Cynthia Trinh has been snapping photographs for a few months shy of a year. Her work is already having an impact — and it couldn't have come at a better time.
Since earlier this summer, the 31-year-old Brooklyn, New York-based activist and former intellectual property lawyer has been taking black-and-white photos of low-wage Asian laborers in New York City's Chinatown and Midtown neighborhoods.
The economy of vendors, cooks, nail salon and textile workers she's captured have since coalesced into "The Model Minority Reality," Trinh's first photo series, and an important pushback against the stereotypes that frame the modern Asian-American experience.
"I wanted to do something that really hit home for me, and that I related to," Trinh told Mic.
As a first-generation Vietnamese-American, the California transplant is intimately familiar with the ways the United States invisibilizes Asians who don't fit a set of accepted stereotypes — wealthy, bookish, successful, yet still perpetually foreign and even non-American.
"I started this after the big New York Times nail salon investigation," Trinh said about the photo series. "I think that was one of those things we all kind of knew was happening, but it took that piece to really hammer it home."
What became clear through that exposé, Trinh said, is that many Asian-American stories are not being told to the general public. "We struggle, too, as an immigrant group in this country. Asian-Americans are regarded as 'the model minority.' ... But it's really damaging for those of us who don't fit the stereotypes.
"It also hides that there's still plenty of racism and prejudice against us."
This has been especially apparent in recent months. When Republican presidential hopeful Jeb Bush told reporters his use of the words "anchor babies" (a derogatory term for children whose non-American parents gave birth to them on U.S. soil to allegedly take advantage of American birthright citizenship) was "more related to Asian people" than anyone else, he inadvertently opened the door to a much-needed conversation about what being Asian-American actually means.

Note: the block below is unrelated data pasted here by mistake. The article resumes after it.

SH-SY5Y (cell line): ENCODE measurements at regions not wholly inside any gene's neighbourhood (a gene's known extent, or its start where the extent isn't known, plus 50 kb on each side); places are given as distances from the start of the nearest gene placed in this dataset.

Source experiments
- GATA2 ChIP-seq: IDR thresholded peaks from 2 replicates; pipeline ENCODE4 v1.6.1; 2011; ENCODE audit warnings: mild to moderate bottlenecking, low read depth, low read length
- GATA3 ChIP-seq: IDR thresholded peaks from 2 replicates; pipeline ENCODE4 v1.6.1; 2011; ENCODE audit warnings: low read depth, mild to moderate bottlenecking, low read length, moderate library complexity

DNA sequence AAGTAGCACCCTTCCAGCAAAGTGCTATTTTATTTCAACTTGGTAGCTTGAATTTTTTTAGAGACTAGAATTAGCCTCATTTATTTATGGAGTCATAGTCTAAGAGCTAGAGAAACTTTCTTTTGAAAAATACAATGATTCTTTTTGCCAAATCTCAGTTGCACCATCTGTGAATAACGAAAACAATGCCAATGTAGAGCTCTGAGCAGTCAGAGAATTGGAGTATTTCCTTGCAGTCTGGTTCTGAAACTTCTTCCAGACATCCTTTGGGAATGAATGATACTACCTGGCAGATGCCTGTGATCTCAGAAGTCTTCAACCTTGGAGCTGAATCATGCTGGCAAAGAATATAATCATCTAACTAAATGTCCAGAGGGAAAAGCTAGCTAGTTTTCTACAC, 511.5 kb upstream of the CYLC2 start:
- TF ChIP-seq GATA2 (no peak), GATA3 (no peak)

For one, his comments echoed a well-worn sentiment: Asians are an inherently foreign presence in the United States. But the pushback against Bush's framing also revealed an array of experiences that showed how diverse — and uniquely American — this imperfectly defined ethnic category truly is.
Mic has previously reported on some of these misconceptions, including that "Asian-American" does not just mean East Asian (i.e. Chinese, Japanese and Korean) but South Asian, Central Asian, Southeast Asian and Pacific Islander as well. And although some of these groups, like many Indian and Chinese-Americans, have on average attained great financial and academic success in the United States, others struggle.
Many Bangladeshi and Hmong Americans face significant poverty rates. About 37% of Cambodian-Americans lack a high school diploma. Today, as Asian-Americans become the fastest-growing racial group in the country, it is these groups that Trinh aims to document, ensuring they don't get left behind in the conversation.
"I hope my photo series can show what Asian-Americans are really doing in this country," Trinh said. "I want to combat the myths. We are hard-working. Many of us are immigrants. There's racism and prejudice against us. And still, we deserve to be here."